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Hunt for the red in October: week recap October 20, 2006

Posted by apetrov in Near Physics, Particle Physics, Physics.

Well, I decided to update my blog before going to that hadronic meeting in Nashville tomorrow.  Some things that I wanted to mention:

1. Detroit Tigers are going to meet St. Louis Cardinals (hence the title of this post) in the baseball World Series starting this Saturday. It’d be cool to see Tigers go all the way. You see, for 22 years they were… hmmm… not so good. And this season something happened.  They practically dismanteled feared NY Yankees and Oaklans A’s in the postseason. Let’s wish them good luck.

2. A new trans-uranium element, atomic number 118, was created in Dubna using JINR U400 cyclotron by a team of Russian scientists from the Flerov Lab of JINR (led by Prof. Yuri Oganessian) and US scientists from Livermore Lab (led by Prof. Ken Moody). They created it by bombarding Californium-249 with Calcium-48 and carefully studying the decay chain.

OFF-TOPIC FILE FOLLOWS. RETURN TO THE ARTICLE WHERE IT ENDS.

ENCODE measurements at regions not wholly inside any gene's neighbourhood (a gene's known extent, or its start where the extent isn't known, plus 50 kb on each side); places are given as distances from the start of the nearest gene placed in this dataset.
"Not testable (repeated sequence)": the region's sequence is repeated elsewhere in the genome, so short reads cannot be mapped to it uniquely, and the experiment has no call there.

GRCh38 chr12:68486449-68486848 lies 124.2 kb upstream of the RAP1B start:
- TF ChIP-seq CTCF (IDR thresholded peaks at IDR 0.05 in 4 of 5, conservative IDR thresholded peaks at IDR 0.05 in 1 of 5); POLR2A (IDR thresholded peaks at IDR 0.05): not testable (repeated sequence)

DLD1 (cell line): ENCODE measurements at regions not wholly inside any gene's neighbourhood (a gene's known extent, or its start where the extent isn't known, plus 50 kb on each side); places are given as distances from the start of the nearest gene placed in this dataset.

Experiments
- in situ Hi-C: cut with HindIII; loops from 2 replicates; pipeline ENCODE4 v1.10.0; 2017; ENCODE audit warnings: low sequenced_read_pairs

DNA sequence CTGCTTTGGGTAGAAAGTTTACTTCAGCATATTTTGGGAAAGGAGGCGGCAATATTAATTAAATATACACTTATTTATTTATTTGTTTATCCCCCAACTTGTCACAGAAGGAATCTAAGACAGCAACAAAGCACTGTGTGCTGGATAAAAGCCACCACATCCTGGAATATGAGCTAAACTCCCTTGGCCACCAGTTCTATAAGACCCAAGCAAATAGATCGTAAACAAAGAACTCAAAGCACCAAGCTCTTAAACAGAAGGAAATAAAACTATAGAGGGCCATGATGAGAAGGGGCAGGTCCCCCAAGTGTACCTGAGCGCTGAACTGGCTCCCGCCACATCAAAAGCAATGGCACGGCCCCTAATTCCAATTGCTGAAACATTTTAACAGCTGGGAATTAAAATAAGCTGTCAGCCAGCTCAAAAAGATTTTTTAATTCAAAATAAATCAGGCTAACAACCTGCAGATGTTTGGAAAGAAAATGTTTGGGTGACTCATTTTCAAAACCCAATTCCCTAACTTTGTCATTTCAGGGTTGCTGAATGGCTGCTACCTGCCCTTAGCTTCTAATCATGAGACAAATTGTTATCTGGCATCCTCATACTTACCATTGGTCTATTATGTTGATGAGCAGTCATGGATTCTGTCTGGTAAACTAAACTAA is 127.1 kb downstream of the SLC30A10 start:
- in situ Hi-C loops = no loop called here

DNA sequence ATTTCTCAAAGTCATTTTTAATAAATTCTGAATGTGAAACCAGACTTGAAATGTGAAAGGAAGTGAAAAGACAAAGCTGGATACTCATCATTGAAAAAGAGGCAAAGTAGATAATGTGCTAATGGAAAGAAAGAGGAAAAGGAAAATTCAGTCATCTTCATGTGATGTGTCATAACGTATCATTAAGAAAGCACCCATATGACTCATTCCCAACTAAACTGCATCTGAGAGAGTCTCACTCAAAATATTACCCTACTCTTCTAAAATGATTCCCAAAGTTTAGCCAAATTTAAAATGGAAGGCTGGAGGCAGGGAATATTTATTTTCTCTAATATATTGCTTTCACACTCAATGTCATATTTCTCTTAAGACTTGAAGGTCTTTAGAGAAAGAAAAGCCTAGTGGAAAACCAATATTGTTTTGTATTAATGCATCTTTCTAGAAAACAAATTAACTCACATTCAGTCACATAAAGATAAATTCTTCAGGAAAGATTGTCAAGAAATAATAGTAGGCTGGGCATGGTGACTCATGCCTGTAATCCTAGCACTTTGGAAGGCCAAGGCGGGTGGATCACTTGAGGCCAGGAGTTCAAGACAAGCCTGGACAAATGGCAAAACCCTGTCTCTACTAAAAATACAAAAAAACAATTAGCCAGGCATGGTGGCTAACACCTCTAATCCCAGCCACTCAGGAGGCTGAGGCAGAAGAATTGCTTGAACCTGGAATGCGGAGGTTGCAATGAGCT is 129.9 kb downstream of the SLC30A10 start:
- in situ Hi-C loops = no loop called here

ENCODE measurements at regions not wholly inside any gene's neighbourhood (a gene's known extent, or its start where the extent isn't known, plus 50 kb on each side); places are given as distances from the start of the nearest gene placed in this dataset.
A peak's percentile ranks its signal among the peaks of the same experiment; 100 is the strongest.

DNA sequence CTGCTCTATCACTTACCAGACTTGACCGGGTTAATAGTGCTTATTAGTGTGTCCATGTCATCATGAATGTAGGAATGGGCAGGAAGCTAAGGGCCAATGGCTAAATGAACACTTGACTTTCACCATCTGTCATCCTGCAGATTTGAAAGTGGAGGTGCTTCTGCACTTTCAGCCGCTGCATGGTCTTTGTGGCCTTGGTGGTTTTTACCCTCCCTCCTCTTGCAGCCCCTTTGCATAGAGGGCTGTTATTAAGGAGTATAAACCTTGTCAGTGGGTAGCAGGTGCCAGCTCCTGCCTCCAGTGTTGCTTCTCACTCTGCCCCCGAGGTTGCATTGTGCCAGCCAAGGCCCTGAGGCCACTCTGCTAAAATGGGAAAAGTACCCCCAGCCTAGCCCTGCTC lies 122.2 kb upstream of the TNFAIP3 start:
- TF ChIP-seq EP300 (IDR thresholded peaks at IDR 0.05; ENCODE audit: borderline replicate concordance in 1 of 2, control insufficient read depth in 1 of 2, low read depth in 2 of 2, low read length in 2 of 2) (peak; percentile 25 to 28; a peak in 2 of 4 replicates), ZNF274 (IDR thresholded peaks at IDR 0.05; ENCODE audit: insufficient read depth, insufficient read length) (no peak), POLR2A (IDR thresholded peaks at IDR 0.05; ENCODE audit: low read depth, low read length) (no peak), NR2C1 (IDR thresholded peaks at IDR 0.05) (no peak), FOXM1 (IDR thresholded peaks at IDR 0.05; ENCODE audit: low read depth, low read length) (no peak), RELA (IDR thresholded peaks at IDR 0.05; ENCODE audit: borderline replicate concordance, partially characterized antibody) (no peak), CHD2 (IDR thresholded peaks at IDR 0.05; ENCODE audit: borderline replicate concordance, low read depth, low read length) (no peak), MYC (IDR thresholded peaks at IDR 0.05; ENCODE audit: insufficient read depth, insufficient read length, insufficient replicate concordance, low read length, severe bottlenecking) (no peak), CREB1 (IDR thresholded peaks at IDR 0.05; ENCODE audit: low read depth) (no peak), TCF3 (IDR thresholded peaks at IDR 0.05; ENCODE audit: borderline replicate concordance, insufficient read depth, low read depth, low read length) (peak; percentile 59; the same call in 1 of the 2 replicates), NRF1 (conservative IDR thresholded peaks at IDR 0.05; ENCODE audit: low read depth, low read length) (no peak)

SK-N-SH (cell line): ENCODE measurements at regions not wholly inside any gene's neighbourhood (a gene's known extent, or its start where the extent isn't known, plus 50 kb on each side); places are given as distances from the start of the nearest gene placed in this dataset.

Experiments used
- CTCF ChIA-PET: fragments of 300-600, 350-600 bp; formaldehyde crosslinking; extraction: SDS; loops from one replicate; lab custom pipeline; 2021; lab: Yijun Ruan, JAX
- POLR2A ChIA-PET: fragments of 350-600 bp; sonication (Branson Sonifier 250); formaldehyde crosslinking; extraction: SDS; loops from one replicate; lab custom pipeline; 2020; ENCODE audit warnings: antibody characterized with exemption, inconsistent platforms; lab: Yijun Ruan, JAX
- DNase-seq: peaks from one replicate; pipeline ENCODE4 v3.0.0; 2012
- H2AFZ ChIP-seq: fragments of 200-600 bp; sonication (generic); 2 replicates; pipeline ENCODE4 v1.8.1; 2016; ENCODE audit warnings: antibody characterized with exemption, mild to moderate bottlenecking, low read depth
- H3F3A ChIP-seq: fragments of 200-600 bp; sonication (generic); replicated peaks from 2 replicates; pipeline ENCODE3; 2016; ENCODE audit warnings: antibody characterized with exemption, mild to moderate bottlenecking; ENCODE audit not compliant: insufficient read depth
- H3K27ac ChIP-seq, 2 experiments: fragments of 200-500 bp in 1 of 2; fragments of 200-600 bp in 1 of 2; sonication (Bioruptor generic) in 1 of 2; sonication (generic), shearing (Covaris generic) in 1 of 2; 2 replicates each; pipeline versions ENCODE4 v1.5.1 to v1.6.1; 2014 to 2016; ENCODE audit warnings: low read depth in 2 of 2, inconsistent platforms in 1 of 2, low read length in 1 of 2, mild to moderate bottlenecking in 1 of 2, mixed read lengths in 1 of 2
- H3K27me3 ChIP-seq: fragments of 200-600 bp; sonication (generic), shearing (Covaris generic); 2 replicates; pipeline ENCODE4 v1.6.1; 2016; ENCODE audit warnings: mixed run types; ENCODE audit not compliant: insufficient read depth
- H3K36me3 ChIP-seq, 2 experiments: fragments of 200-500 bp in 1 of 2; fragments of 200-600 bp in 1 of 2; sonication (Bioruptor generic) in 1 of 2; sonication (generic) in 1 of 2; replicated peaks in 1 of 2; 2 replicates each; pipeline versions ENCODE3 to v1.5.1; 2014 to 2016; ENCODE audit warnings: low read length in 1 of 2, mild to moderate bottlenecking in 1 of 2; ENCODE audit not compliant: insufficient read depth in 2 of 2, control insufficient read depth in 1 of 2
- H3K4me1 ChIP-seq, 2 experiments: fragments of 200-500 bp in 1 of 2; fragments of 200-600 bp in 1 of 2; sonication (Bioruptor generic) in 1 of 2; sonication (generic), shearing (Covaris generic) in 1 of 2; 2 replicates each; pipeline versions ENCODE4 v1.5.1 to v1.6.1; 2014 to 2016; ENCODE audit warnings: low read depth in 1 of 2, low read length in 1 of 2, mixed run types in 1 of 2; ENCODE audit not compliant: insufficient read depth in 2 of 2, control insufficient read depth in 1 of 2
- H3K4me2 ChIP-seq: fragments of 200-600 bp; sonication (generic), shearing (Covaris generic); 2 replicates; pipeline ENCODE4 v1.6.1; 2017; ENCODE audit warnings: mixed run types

The goal of this whole research program is to find the so-called “island of stability,” which might be there according to the shell model of a nucleus. If the element 120 is indeed stable, one can (theoretically) build a “pocket nuclear reactor.”

Island on stability (on the right). From Wikipedia. 

(look for the island of stability on the right — Wikipedia picture)

Apparently, they had element 118 for over a year, but were sitting on the result because of the past allegations of “data misrepresentation,” when the creation if this same element was announced at Berkeley in 1999 only to be retracted two years later. Rumor has it that JINR team wants to call it “Moscowium.”

3.  The report of the Particle Physics Prioritization Panel (P5) has appeared. It is called “The Particle Physics Roadmap” The priorities for US High Energy Program (not surprizingly) are

  1. LHC and Research and Development for the ILC
  2. Dark matter and dark energy searches
  3. Neutrino physics experiments
  4. Everything else (once-mighty B-physics, K-physics, charged leptons, etc.)

So, flavor physics is now firmly in the far corner of that roadmap. I’ll post more about that in the future.


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